Me and Darek.

Of note – Gdansk (Danzig in German) was the first city in Poland that was destroyed by the Germans during the second war, in the meanwhile Krakow kept its beauty and avoided being ruined as their city mayor was German. Welp, what to say…lucky!

Sopot and Gdynia

Two beautiful cities close to Gdansk. They provide very cozy trains to travel those cities from Gdansk. If I’m not mistaken, there are a lot of people living in Sopot or Gdynia and working in Gdansk, which means it wouldn’t be impossible even if one day they merge with Gdansk. I hope it never happens though. Speaking of Sopot, there’s a Women’s volleyball team based in Sopot. I tried to visit and get to watch at least match, however unfortunately there was no game in that period.



  • Polski Bus – Cozy, free Wifi connection, cheap and nice! What do you expect more? 🙂 They seem to have extended more routes.With Polski bus, your journey in Poland is a lot easier!
  • No distance – I noticed it and you will probably notice it very easily as well – Poles tend to speak to each other standing face to face super closely. At first I wasn’t feeling comfortable with it, but as time went I started to get used to it.  So, don’t ever complain about it 😀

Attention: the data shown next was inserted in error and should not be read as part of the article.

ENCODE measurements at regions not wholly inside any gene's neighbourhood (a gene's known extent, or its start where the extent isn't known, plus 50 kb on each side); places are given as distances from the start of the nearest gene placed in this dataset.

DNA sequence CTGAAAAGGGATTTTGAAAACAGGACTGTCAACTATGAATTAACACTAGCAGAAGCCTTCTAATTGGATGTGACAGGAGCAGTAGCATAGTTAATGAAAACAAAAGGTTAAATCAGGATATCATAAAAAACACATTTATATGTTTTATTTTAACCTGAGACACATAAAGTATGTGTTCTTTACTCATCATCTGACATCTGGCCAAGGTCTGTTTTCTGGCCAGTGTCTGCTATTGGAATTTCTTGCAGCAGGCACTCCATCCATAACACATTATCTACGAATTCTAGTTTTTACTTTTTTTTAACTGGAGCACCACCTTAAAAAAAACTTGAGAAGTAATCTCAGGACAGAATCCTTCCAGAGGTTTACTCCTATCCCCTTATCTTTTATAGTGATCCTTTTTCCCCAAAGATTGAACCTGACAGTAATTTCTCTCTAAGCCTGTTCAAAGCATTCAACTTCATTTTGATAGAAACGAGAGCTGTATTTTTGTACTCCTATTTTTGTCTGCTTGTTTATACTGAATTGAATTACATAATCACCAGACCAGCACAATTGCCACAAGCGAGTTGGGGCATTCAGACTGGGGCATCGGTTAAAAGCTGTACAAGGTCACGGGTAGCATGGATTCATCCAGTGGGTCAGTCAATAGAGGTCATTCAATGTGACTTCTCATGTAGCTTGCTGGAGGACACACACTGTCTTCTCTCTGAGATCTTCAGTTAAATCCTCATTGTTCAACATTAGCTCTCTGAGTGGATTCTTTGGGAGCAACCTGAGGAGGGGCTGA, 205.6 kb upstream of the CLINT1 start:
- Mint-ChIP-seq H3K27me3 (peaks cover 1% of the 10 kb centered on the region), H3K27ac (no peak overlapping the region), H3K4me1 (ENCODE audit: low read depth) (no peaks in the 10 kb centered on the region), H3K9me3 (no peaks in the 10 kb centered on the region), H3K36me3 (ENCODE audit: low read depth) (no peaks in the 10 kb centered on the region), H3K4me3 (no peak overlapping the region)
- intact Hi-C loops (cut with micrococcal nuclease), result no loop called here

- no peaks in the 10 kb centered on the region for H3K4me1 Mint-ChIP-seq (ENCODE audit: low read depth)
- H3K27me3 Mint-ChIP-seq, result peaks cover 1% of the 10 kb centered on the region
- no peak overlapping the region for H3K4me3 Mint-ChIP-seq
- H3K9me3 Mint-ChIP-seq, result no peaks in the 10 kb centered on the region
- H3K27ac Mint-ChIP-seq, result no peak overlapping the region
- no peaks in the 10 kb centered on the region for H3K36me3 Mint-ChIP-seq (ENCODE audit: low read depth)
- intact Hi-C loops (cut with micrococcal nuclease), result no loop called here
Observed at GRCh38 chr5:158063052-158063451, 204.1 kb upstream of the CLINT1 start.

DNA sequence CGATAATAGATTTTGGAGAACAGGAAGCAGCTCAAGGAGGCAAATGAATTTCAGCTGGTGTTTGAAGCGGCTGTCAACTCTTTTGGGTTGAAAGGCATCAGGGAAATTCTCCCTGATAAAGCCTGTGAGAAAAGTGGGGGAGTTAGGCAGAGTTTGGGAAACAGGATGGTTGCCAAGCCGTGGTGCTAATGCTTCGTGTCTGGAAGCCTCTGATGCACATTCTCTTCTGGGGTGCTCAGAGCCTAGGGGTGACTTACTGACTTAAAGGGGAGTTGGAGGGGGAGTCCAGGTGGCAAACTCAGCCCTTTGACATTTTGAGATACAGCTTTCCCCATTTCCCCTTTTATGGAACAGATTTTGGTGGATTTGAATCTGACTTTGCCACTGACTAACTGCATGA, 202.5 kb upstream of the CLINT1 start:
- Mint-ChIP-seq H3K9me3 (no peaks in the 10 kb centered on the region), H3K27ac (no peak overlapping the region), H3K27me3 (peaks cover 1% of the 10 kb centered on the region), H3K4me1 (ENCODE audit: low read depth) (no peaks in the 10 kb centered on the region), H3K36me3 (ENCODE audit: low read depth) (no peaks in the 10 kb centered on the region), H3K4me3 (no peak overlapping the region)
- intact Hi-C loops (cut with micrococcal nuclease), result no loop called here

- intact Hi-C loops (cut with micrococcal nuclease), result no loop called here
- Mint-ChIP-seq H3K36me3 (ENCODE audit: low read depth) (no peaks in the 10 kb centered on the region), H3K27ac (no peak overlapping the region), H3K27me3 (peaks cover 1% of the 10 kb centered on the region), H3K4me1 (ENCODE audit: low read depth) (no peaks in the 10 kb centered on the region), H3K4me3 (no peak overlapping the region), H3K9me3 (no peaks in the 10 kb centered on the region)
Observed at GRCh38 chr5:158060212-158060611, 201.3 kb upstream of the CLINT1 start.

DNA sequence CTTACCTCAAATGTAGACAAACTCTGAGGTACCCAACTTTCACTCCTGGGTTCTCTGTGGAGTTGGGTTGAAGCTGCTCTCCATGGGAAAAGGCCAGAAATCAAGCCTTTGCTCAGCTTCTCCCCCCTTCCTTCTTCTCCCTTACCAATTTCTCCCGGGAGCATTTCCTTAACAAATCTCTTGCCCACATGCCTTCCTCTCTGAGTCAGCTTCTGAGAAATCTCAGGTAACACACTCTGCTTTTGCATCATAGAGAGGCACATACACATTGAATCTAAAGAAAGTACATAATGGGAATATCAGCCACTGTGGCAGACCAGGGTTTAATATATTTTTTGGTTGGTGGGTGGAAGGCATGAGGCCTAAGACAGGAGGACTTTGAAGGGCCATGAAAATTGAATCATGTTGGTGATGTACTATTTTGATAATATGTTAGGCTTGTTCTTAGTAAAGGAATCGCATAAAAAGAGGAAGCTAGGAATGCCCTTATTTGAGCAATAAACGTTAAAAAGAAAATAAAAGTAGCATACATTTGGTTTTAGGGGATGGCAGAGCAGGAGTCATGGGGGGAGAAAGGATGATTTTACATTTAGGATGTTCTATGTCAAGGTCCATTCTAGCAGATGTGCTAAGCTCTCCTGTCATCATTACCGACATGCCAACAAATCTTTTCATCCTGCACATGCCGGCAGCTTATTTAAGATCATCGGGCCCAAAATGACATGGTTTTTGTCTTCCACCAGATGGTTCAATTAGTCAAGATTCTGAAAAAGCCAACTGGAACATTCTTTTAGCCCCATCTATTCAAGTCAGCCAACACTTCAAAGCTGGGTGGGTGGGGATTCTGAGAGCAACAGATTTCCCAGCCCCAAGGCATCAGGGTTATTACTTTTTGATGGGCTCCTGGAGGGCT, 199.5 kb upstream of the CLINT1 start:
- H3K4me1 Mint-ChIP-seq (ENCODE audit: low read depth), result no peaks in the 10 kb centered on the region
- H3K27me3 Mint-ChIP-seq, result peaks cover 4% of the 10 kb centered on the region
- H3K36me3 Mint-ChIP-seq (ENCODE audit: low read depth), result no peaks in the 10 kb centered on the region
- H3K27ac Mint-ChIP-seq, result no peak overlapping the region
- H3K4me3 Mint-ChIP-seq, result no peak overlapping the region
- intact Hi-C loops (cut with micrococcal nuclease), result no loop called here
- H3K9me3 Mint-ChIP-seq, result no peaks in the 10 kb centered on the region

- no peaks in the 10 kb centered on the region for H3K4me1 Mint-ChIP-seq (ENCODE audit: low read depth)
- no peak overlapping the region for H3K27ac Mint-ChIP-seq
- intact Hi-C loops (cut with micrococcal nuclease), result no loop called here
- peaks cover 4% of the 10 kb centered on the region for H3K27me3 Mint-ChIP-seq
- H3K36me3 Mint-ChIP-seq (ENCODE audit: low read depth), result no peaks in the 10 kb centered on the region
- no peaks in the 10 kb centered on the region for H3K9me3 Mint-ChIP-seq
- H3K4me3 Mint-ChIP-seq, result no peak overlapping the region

• Talk to young people – English is a new language in Poland, at least that’s what I felt when I was there, in other words eldery people have a very low level of English or can’t even speak it, hence you’d better talk to young people when you seek for some help. Then you may ask what languages eldery people speak. I asume they speak either Russian or German.
Polish styled breakfast

Interesting facts about Poland and it’s people

65% of Polish territory are flat, which is not common in the rest of the world.

2.Potatoes everywhere!
Most of polish cuisines are made of Potatoes, as I already mentioned above.

3.Interesting names
Polish names usually end with “ki(for men)” and “ka(for women)”, same logic as Russian. Mostly brides take their husband’s surname. If your husband is for instance “Zebrowski”, yours will be “Zebrowska”.

4.Eastern Europe or Central Europe?